$F/A$ represents the change in momentum in unit time of unit area of this layer

The layer has a steady speed, so it has no change in momentum per unit time. $F/A$ is the momentum transferred from one layer to the one below it.

However how does this equal the x direction momentum of the molecules that passes through unit area in unit time of this layer? They seem to be unrelated.

At the microscopic level, the only way one layer can impart momentum to the adjacent layer is by swapping molecules. $F/A$ is the net momentum carried across the imaginary boundary from the upper to the lower layer.

why don't we just find the total momentum rather than the amount by which it exceeds the momentum of that layer?

$F/A$ is the net momentum carried across the imaginary boundary. For every molecule passing downwards through the boundary, there is on average a molecule passing upwards, carrying on average slightly less $x$ momentum, characteristic of the region it came from.

As you can see (I hope), the derivation was correct - all I have done is tweak the words. There is often a tendency in textbooks to assume that if a quantity obviously has the correct dimensions, then it must be what is wanted. This can lead to a casual use of words when describing the logic. hth

I notice that you also have solid plates at the top and bottom of your diagram, which require that you use the no-slip boundary condition. This is always good when the mean free path is small, but for an accurate result for arbitrary mean free path you would need to know something about the surface, and how it interacts with incident molecules.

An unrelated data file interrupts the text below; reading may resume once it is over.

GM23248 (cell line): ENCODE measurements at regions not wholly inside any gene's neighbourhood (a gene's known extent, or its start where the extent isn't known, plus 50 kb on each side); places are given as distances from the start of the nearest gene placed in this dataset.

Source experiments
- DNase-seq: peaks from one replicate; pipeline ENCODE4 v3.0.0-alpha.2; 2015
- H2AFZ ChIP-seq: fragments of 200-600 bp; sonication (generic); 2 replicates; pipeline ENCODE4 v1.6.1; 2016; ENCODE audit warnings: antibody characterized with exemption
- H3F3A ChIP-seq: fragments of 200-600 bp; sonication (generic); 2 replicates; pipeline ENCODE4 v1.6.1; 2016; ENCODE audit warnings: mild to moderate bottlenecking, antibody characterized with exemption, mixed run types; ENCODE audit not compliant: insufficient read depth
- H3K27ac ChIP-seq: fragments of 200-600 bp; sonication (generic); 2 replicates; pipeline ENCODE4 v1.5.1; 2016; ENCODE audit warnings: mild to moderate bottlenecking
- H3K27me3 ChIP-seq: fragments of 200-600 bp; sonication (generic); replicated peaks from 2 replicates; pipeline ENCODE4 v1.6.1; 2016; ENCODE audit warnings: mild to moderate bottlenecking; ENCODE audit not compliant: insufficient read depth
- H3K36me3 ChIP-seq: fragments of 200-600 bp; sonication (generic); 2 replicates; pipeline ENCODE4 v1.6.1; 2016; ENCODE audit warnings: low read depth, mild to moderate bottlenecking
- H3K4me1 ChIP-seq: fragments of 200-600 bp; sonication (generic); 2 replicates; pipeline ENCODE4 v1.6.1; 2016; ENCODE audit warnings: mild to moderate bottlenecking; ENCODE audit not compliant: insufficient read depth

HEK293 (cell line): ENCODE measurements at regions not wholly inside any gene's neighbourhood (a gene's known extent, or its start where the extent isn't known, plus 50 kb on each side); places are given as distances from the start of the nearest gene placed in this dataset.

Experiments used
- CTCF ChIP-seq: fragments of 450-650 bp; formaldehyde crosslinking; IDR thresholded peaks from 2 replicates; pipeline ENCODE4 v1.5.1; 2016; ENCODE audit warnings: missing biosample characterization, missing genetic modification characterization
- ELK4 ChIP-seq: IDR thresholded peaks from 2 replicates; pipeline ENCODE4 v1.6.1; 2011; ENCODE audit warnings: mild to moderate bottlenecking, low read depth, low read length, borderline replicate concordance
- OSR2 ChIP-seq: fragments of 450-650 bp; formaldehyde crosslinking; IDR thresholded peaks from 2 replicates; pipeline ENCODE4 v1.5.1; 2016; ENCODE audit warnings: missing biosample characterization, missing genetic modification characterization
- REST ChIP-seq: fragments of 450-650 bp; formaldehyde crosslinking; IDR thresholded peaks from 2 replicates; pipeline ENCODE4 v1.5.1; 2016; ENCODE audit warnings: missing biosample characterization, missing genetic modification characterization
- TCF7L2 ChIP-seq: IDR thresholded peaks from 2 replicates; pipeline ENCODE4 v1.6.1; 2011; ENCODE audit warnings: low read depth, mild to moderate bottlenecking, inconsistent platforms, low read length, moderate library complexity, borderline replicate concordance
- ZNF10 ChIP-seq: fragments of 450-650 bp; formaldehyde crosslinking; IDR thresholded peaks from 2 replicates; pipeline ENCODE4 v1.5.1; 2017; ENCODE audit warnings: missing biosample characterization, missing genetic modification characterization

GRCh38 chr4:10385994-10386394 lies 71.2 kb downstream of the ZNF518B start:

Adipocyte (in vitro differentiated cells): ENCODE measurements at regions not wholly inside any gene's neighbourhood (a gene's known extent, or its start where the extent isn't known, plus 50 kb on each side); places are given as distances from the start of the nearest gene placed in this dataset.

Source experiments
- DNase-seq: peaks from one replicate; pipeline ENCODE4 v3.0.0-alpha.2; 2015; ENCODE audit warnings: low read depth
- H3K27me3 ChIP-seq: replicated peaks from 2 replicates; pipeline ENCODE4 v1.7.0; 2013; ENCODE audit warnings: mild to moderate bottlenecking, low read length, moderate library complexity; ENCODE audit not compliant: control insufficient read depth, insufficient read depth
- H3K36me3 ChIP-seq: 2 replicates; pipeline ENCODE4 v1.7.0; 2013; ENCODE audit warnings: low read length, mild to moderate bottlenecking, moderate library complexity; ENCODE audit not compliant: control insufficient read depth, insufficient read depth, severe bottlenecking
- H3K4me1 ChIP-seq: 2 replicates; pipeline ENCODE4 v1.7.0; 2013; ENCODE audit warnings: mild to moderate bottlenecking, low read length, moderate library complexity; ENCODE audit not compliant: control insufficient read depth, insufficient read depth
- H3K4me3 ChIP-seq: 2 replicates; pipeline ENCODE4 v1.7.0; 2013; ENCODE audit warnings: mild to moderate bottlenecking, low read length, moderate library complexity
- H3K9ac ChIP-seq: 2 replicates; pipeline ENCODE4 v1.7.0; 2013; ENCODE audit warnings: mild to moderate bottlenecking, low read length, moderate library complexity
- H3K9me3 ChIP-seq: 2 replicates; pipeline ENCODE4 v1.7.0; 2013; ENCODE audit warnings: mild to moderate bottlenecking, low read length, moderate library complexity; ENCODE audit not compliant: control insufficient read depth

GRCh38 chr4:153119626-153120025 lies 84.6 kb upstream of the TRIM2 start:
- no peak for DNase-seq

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  • $\begingroup$ Thanks for the reply. A few more questions though: 1. If there is no net force on any single layer, what is the reason for it transferring momentum downwards? 2. When the momentum reaches the bottom, where does it go. Does it try to speed up the bottom plate? How does that work? 3. How would you explain that the momentum per unit area passed down is $F/A$ - I'm struggling to link the force $F$ which is acting horizontally to the amount of momentum passing down... $\endgroup$ – Watw Dec 30 '14 at 19:39
  • $\begingroup$ @Watw 1. We talk about momentum flux - the momentum is "just passing through". If I pull my dog along at a constant speed using a rope, the momentum "passes through" the rope. 2. Yes, there is force on the bottom plate. If the plate is to stay at rest there must be some other force on it. If my dog sits down, he generates a large static frictional force with the ground, and feeds the momentum into the earth. 3. Remember that the momentum is still in the horizontal direction. Just think about ordinary friction between solid bodies. $\endgroup$ – akrasia Dec 30 '14 at 19:46
  • $\begingroup$ In terms of the final part when we calculate the momentum flux, we seem to be calculating the flux of 'excess' momentum. Is this because the other contributions to the momentum would cancel anyway? If so, how could we show this in a calculation? I would just say that relative to the chosen layer, the x momentum of the layer we are considering is $$m<u_x>-m(\frac{d<u_x>}{dy})\lambda\cos\theta$$ and then integrate over all speeds and all angles again. Would this be fine or would I be getting the correct answer via the wrong logic, as it seems weird how my book doesn't do this. $\endgroup$ – Watw Dec 31 '14 at 11:14